Department of Ecology and Evolution
1101 East 57th Street, Chicago, IL 60637
Susan’s current work involves a comprehensive analysis of the evolutionary mechanisms underlying adaptive phenotypic variation across a rapidly diversifying lineage of butterflies, with the central goal of understanding the ecological and evolutionary processes that shape temporal and spatial patterns of biodiversity.
Her previous research has used neotropical Heliconius butterflies to examine how natural and sexual selection work together to favor the evolution of specific animal phenotypes, how aposematic signaling may drive the evolution of social behavior in the context of visual ecology, and how specialized visual systems coevolve with specialized visual cues.Education
Ph.D. (2015) Ecology and Evolutionary Biology
University of California, Irvine
Concentration: Visual signaling, evolution, and behavior in Heliconius butterflies
Advisors: Dr. Adriana Briscoe, Dr. Robert Reed
B.Sc. (2009) Entomology
Cornell University, Ithaca, New York
Honors Distinction in Research
Concentration: Range expansion in butterfly populations
Advisors: Dr. John Losey, Dr. Ann Hajek
(2017-Present) Postdoctoral Research Scholar
University of Chicago – Ecology and Evolution
Concentration: Evolutionary processes driving butterfly diversity
Advisor: Dr. Marcus Kronforst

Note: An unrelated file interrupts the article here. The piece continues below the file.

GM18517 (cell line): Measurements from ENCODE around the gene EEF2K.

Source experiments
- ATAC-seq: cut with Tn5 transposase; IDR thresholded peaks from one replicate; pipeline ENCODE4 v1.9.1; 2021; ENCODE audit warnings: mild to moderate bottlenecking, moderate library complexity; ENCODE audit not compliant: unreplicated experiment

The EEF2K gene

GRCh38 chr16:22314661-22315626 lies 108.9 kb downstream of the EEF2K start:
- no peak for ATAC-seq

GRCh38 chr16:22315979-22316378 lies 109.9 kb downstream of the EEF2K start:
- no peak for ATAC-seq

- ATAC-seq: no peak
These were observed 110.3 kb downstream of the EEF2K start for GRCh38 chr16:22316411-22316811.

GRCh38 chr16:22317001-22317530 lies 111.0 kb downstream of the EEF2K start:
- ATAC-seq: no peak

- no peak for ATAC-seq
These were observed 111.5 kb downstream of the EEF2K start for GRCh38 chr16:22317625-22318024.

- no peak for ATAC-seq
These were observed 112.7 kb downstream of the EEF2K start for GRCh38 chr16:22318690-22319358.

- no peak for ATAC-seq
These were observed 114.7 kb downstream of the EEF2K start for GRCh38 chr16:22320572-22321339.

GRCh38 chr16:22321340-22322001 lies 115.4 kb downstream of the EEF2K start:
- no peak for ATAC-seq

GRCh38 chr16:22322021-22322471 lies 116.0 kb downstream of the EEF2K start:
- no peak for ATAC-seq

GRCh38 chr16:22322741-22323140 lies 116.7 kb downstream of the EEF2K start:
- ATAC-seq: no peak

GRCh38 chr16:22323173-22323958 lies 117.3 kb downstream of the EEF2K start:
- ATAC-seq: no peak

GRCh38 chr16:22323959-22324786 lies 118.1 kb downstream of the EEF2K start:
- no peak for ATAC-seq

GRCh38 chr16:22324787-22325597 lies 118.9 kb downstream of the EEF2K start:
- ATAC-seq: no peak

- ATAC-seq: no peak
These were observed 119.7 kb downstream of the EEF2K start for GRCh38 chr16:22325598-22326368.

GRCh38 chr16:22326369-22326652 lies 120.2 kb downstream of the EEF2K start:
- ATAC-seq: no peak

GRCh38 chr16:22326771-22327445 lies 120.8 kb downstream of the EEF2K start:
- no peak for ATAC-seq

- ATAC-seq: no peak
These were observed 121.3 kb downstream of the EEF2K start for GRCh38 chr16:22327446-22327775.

(2015-2017) Postdoctoral Research Associate
Boston University – Biology
Concentration: Ecological processes drivingbutterfly diversity
Advisor: Dr. Sean Mullen
Finkbeiner, S. D. In revision. Evidence for communal roost size regulation in Heliconius erato butterflies (Nymphalidae).
Palmer, D. H., Y. Q. Tan, S. D. Finkbeiner, A. D. Briscoe, A. Monteiro, and M. R. Kronforst. 2018. Experimental field tests of Batesian mimicry in the swallowtail butterfly Papilio polytes. Ecology and Evolution. 8:7657-7666.
Finkbeiner, S. D., P. Salazar, S. Nogales, C. Rush, A. D. Briscoe, R. I. Hill, M. R. Kronforst, K. R. Willmott, and S. P. Mullen. 2018. Frequency-dependence shapes the adaptive landscape of imperfect Batesian mimicry. Proceedings of the Royal Society London. 285:20172786
Kristiansen*, E. B., S. D. Finkbeiner*, L. Prusa, R. I. Hill, and S. P. Mullen. 2018. Testing the adaptive hypothesis of Batesian mimicry among hybridizing North American admiral butterflies. Evolution. 72:1436-1448. *Equal contribution author.
Finkbeiner, S. D., D. A. Fishman, D. Osorio, and A. D. Briscoe. 2017. Ultraviolet and yellow reflectance but not fluorescence is important for visual discrimination of conspecifics by Heliconius erato. Journal of Experimental Biology. doi:10.1242/jeb.153593
Finkbeiner, S. D., A. D. Briscoe, and S. P. Mullen. 2016. Complex dynamics underlie the evolution of imperfect wing pattern convergence in butterflies. Evolution. 71:949-959.
Finkbeiner, S. D., A. D. Briscoe, and R. D. Reed. 2014. Warning signals are seductive: Relative contributions of color and pattern to predator avoidance and mate attraction in Heliconius butterflies. Evolution. 68(12):3410-3420.
Finkbeiner, S. D. 2014. Communal roosting in Heliconius butterflies (Nymphalidae): Roost recruitment, establishment, fidelity, and resource use trends based on age and sex. Journal of the Lepidopterists’ Society. 68(1):10-16.
Finkbeiner, S. D., A. D. Briscoe, and R. D. Reed. 2012. The benefit of being a social butterfly: communal roosting deters predation. Proceedings of the Royal Society London B. 279(1739): 2769-2776.
Finkbeiner, S. D., R. D. Reed, R. Dirig, and J. E. Losey. 2011. The role of environmental factors in the northeastern range expansion of Papilio cresphontes Cramer (Papilionidae). Journal of the Lepidopterists’ Society. 65(2):119-125.